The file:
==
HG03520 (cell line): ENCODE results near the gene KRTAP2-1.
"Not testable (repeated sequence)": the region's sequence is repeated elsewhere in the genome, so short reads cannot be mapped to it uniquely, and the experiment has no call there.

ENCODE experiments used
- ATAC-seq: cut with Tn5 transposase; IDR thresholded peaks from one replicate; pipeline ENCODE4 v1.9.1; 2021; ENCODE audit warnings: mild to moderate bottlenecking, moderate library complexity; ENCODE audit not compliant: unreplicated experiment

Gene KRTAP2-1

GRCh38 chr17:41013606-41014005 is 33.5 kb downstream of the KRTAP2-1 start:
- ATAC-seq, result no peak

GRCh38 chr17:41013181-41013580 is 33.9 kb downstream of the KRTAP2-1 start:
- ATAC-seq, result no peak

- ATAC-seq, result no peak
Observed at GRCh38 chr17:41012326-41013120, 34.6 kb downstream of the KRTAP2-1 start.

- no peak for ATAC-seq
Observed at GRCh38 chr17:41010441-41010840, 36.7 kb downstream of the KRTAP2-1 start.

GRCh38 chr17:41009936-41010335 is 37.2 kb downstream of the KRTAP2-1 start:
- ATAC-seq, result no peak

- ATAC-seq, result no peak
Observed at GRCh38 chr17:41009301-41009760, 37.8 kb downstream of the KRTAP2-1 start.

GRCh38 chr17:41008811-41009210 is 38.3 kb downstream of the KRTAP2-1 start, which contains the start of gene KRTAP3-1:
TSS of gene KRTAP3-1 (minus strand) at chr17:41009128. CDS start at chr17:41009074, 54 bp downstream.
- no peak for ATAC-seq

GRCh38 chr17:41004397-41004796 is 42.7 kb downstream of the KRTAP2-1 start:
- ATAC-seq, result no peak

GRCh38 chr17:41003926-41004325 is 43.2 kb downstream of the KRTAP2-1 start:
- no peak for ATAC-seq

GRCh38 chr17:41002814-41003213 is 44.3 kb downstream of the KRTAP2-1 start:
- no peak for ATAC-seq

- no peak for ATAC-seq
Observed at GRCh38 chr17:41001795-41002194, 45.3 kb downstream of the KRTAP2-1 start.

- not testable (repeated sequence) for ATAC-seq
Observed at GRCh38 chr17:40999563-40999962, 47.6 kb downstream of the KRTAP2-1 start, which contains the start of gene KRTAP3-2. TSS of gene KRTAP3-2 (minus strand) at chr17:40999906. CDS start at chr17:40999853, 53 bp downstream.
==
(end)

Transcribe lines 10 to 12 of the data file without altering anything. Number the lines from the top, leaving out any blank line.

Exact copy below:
- ATAC-seq, result no peak
Observed at GRCh38 chr17:41012326-41013120, 34.6 kb downstream of the KRTAP2-1 start.

- no peak for ATAC-seq